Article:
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May 11, 2015 2:22 PM ET

Archived: But Aren’t I lucky that…

iCrowdNewswire - May 11, 2015

But Aren’t I lucky that…


A children’s concept book with a multi-cultural setting that demonstrates how to resiliently focus on the positive when dealing with everyday challenges and disappointments.

Childrens, Education & Training, Parenting & Family, Psychology, Self Help
Page Length:
< 50 Pages
Book Status:
Completed Manuscript

If we consider for a moment the fact that our style of thinking is set in motion through the interactions we experience as we grow, then we realize we can intentionally engage in that space to teach healthy thinking. 

But Aren’t I Lucky That… is the first in a series of books that intend to do exactly that.  This book engages three robust strategies for developing resiliency:
1) It teaches children to look at the whole situation instead of focusing only on the negative,
2) It teaches children to pay attention to even the little things that are good in a situation, and
3) It shows that by giving an act of kindness the receiver feels good, but the giver feels even better.
It also demonstrates to children how to calm down and refocus in stressful situations, and shows the use of empathy and emotional validation when discussing difficulties with children.

And that is just the beginning, in But Aren’t I Lucky That… a bedtime story I will show the use of a positive review of the day to help children identify the good things that have happened, decide a course of action they will take to address difficulties so that the problems do not continue to hold their attention, and then a refocus in on the positive feelings as they relax and drift off to sleep.  This focus on positive feelings at the time of sleep onset is believed to improve the restfullness of sleep, as most of dreaming is based on the day residue that you have on your mind as you drift off.  

Interview with Deanna Beech

Why did you write the book?

The book really wrote itself. I stumbled onto the phrase while trying to find a way to draw an anxious child out of his preoccupation with his fear that his father was going to die. Normally this would be one of those fears of childhood that has no basis in reality and is just part of developing object permanency, but we were on a small Army post in Italy and the 173rd Airborne Combat Unit was deployed to Afghanistan. It was a hard deployment and we had lots of wounded and killed in action. Saying, “It’s okay.” or “He’ll be fine.” would have been absurd. Kids know when you’re lying. So, instead we focused on what we knew to be true at the moment. At that moment we were lucky because we had not had any bad news and the child had recently received a phone call from his father. We then took this deeper and started to find other things that were lucky about the day and quickly moved to making it a game. I then taught it to his mother and they would play it whenever he was having difficulty. This helped concretely bring him, and us, back to the hear and now, which made the anxiety bearable.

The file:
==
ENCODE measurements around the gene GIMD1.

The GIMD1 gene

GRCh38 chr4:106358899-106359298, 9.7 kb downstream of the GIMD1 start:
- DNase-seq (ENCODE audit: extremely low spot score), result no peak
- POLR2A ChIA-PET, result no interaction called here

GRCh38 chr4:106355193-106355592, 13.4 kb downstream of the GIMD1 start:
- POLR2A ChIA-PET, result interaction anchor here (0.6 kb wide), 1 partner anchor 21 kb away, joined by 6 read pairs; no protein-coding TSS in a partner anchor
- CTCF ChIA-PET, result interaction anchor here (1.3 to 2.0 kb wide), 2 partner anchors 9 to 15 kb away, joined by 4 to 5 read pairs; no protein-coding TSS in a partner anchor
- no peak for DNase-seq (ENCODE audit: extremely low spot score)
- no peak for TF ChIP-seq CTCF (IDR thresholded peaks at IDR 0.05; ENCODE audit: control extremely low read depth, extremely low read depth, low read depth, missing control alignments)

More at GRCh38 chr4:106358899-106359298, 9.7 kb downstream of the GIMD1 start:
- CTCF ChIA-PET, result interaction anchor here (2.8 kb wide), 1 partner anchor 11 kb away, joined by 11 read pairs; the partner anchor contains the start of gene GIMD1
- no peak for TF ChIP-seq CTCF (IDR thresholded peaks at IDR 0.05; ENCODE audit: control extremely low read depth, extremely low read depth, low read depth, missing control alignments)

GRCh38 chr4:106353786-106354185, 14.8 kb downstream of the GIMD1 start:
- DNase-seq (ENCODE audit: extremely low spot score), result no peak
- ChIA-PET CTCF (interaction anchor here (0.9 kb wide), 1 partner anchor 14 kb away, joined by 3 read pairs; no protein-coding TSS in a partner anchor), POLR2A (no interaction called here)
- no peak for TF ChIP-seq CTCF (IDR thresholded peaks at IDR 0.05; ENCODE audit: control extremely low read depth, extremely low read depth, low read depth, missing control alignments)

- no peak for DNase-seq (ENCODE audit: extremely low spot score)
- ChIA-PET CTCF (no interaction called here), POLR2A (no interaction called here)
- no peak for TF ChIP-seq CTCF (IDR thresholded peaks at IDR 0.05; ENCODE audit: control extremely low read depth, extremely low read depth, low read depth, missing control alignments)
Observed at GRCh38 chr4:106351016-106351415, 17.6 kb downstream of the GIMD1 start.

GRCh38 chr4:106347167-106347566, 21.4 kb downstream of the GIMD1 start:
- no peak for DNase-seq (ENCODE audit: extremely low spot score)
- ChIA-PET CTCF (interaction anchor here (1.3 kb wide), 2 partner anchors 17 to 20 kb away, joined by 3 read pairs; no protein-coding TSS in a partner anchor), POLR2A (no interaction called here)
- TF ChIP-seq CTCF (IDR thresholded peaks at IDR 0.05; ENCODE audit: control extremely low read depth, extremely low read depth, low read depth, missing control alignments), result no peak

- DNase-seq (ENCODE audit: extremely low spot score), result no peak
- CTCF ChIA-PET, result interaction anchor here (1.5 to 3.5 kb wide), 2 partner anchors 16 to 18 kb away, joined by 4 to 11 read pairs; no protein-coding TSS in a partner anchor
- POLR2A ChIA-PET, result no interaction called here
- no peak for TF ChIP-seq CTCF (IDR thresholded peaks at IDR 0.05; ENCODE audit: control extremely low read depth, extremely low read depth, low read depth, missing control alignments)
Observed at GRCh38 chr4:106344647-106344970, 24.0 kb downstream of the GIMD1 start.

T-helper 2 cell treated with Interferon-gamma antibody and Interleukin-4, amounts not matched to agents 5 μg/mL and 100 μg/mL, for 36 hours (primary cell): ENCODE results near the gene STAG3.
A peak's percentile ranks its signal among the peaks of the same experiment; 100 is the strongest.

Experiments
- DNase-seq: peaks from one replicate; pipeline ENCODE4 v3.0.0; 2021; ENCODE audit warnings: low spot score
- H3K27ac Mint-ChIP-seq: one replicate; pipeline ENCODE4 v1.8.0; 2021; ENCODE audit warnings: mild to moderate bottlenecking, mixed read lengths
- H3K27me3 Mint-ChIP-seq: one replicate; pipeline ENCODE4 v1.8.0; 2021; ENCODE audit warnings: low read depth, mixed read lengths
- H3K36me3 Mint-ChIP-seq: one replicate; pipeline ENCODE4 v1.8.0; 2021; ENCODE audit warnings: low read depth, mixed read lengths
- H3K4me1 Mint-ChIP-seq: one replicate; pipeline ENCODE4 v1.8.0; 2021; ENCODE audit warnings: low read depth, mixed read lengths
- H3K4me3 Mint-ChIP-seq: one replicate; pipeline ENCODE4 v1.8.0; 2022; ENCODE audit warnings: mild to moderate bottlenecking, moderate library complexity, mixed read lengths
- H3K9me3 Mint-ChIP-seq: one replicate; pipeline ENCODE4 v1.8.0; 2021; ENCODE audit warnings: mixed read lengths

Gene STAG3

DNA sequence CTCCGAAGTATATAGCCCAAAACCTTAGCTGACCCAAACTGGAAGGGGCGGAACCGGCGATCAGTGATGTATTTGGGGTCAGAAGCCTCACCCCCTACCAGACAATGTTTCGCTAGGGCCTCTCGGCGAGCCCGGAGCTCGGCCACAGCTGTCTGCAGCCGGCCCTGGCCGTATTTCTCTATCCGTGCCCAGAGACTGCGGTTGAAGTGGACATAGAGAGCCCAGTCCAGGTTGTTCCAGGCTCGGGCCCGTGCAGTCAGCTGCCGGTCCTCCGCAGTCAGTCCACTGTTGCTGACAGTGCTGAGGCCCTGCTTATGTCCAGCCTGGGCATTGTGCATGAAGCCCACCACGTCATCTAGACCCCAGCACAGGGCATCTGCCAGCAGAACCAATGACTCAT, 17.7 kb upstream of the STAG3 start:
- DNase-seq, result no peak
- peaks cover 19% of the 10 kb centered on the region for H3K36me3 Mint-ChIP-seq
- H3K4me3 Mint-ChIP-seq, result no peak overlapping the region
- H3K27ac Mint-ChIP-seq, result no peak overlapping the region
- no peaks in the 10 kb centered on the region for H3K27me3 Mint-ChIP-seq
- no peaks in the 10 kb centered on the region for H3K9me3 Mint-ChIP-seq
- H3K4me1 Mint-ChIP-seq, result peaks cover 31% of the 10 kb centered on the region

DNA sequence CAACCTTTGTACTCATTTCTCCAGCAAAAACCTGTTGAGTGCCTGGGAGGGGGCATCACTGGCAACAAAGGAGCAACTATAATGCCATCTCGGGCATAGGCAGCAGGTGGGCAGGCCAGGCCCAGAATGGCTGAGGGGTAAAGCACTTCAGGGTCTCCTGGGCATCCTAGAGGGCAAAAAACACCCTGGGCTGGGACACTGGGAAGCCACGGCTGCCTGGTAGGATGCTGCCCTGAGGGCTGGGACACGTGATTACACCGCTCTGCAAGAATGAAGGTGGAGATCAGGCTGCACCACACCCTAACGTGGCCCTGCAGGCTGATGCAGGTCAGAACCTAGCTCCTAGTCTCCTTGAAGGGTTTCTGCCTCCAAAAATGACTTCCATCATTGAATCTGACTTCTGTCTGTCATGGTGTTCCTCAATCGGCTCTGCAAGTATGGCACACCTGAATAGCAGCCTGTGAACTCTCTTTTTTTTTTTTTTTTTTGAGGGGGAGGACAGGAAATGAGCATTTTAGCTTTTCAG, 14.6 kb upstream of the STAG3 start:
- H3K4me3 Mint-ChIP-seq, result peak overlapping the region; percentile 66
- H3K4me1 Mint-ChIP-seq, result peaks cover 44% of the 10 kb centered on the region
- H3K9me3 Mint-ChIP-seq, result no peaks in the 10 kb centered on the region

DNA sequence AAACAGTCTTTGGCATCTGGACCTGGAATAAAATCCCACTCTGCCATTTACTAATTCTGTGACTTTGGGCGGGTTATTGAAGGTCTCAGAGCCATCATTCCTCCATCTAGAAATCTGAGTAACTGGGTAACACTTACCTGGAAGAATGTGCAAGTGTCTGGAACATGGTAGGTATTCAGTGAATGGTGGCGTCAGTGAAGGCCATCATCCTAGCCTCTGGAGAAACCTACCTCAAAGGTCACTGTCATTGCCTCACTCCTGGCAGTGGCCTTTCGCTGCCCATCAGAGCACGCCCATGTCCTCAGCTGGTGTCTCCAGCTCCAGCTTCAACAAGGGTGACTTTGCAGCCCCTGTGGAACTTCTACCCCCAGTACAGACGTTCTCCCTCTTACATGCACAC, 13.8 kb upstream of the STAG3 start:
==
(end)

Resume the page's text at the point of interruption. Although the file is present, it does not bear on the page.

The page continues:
What was your inspiration for the book?

I was inspired to write the book because the tools work. They work for lots of situations, not just deployments. When you have something that you truely believe would be helpful for others to know about, you have to share – at least I do.

What do you plan to do with the funds you raise?

The money that I raise by this campaign will go towards funding the publication of this book, and if there is any left over it will go towards publishing the next book in the series. That book will teach how to help children review their day to identify positive events and how to confront situations that didn’t go well by deciding a course of action to address the problem.

Evans, GA

Member Since Dec 2014

I am a writer, mom, military spouse, psychologist, runner, amateur carpenter, and more – as we are all more than the sum of our titles. As a writer the impetus for my work came from my experiences helping the families of the US Army 173rd Airborne unit during their 2007-8 & 2010 deployments to Afghanistan. As a result, I developed tools that translate psychological concepts into actionable resiliency strategies for children.

Contact Information:

Deanna Beech

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